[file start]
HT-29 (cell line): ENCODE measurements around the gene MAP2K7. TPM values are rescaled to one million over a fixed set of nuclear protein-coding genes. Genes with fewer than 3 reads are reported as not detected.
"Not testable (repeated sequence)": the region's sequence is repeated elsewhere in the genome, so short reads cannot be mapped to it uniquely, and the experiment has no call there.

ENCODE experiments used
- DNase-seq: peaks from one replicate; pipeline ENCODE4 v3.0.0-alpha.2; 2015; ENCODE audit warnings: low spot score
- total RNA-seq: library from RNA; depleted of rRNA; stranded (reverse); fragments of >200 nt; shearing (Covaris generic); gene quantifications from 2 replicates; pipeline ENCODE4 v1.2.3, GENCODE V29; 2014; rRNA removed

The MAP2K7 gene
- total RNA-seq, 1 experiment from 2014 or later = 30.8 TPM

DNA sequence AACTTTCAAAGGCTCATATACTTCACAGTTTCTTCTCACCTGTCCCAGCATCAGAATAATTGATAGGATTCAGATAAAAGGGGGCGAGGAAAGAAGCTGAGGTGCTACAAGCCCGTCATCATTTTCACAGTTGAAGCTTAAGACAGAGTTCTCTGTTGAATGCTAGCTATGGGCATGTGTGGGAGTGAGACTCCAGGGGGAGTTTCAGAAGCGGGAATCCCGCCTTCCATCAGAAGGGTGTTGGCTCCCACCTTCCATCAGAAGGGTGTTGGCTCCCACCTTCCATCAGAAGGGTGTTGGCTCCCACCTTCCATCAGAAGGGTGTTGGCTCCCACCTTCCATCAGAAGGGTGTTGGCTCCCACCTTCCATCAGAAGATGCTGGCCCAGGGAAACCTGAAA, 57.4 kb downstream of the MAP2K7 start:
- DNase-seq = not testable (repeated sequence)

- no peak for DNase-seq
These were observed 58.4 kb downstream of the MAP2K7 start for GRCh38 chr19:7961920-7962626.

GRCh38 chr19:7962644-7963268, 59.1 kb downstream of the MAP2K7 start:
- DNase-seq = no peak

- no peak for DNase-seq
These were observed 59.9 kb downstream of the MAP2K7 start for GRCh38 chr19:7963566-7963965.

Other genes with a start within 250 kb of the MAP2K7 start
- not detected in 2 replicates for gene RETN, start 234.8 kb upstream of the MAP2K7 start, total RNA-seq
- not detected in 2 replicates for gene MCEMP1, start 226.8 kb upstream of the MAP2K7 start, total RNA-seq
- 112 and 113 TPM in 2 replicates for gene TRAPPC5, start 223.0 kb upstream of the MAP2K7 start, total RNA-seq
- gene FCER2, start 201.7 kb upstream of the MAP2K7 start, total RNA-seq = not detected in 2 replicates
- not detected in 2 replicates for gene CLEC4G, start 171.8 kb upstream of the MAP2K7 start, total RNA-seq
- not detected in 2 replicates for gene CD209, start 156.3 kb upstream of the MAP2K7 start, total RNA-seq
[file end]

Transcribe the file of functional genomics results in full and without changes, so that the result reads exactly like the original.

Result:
HT-29 (cell line): ENCODE measurements around the gene MAP2K7. TPM values are rescaled to one million over a fixed set of nuclear protein-coding genes. Genes with fewer than 3 reads are reported as not detected.
"Not testable (repeated sequence)": the region's sequence is repeated elsewhere in the genome, so short reads cannot be mapped to it uniquely, and the experiment has no call there.

ENCODE experiments used
- DNase-seq: peaks from one replicate; pipeline ENCODE4 v3.0.0-alpha.2; 2015; ENCODE audit warnings: low spot score
- total RNA-seq: library from RNA; depleted of rRNA; stranded (reverse); fragments of >200 nt; shearing (Covaris generic); gene quantifications from 2 replicates; pipeline ENCODE4 v1.2.3, GENCODE V29; 2014; rRNA removed

The MAP2K7 gene
- total RNA-seq, 1 experiment from 2014 or later = 30.8 TPM

DNA sequence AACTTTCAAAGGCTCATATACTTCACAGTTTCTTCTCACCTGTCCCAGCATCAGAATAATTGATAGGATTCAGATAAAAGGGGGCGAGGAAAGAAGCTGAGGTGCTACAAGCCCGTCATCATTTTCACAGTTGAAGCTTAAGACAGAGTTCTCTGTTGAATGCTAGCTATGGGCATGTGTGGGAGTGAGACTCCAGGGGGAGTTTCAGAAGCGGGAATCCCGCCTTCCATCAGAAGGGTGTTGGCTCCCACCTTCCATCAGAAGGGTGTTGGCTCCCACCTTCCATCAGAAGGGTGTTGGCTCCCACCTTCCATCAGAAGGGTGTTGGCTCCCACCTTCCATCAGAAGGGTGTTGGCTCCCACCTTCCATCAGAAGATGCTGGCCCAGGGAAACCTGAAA, 57.4 kb downstream of the MAP2K7 start:
- DNase-seq = not testable (repeated sequence)

- no peak for DNase-seq
These were observed 58.4 kb downstream of the MAP2K7 start for GRCh38 chr19:7961920-7962626.

GRCh38 chr19:7962644-7963268, 59.1 kb downstream of the MAP2K7 start:
- DNase-seq = no peak

- no peak for DNase-seq
These were observed 59.9 kb downstream of the MAP2K7 start for GRCh38 chr19:7963566-7963965.

Other genes with a start within 250 kb of the MAP2K7 start
- not detected in 2 replicates for gene RETN, start 234.8 kb upstream of the MAP2K7 start, total RNA-seq
- not detected in 2 replicates for gene MCEMP1, start 226.8 kb upstream of the MAP2K7 start, total RNA-seq
- 112 and 113 TPM in 2 replicates for gene TRAPPC5, start 223.0 kb upstream of the MAP2K7 start, total RNA-seq
- gene FCER2, start 201.7 kb upstream of the MAP2K7 start, total RNA-seq = not detected in 2 replicates
- not detected in 2 replicates for gene CLEC4G, start 171.8 kb upstream of the MAP2K7 start, total RNA-seq
- not detected in 2 replicates for gene CD209, start 156.3 kb upstream of the MAP2K7 start, total RNA-seq